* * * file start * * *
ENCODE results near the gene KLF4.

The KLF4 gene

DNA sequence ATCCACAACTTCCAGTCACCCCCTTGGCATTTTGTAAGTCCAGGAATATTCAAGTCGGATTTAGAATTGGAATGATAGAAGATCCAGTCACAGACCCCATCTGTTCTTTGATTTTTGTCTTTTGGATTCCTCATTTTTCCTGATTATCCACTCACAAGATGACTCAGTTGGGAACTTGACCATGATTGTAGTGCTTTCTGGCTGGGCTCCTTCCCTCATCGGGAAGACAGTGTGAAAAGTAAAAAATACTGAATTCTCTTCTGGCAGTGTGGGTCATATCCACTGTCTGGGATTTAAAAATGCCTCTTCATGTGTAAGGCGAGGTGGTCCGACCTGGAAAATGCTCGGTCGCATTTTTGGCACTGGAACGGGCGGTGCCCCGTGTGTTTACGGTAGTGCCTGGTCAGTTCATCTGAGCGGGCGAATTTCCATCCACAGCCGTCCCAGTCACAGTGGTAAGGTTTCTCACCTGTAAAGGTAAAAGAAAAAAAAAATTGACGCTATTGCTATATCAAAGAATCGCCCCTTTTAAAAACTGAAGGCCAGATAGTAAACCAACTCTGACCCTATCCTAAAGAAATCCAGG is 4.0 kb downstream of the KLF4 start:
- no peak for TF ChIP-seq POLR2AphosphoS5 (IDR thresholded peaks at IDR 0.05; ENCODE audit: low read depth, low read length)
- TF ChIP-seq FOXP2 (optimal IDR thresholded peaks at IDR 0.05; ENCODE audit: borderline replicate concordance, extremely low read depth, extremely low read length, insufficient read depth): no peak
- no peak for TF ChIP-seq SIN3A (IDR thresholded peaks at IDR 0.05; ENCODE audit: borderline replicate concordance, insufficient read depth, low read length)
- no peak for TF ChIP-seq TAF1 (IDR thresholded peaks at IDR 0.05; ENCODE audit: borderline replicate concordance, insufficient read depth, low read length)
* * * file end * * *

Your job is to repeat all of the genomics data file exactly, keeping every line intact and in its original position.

ENCODE results near the gene KLF4.

The KLF4 gene

DNA sequence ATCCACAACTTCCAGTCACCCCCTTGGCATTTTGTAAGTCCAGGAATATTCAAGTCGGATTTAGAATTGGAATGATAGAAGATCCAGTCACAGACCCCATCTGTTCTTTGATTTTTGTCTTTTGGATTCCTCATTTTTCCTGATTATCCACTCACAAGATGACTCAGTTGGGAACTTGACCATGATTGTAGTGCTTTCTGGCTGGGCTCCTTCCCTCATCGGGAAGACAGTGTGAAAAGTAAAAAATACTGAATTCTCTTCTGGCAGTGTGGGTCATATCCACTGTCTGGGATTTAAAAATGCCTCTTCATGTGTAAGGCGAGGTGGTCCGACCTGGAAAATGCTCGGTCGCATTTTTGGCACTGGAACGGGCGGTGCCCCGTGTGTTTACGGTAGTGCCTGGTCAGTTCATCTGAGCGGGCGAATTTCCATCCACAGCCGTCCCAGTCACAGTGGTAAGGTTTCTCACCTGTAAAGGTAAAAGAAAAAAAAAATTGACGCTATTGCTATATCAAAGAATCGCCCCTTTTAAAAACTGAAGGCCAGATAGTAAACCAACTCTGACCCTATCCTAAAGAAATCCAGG is 4.0 kb downstream of the KLF4 start:
- no peak for TF ChIP-seq POLR2AphosphoS5 (IDR thresholded peaks at IDR 0.05; ENCODE audit: low read depth, low read length)
- TF ChIP-seq FOXP2 (optimal IDR thresholded peaks at IDR 0.05; ENCODE audit: borderline replicate concordance, extremely low read depth, extremely low read length, insufficient read depth): no peak
- no peak for TF ChIP-seq SIN3A (IDR thresholded peaks at IDR 0.05; ENCODE audit: borderline replicate concordance, insufficient read depth, low read length)
- no peak for TF ChIP-seq TAF1 (IDR thresholded peaks at IDR 0.05; ENCODE audit: borderline replicate concordance, insufficient read depth, low read length)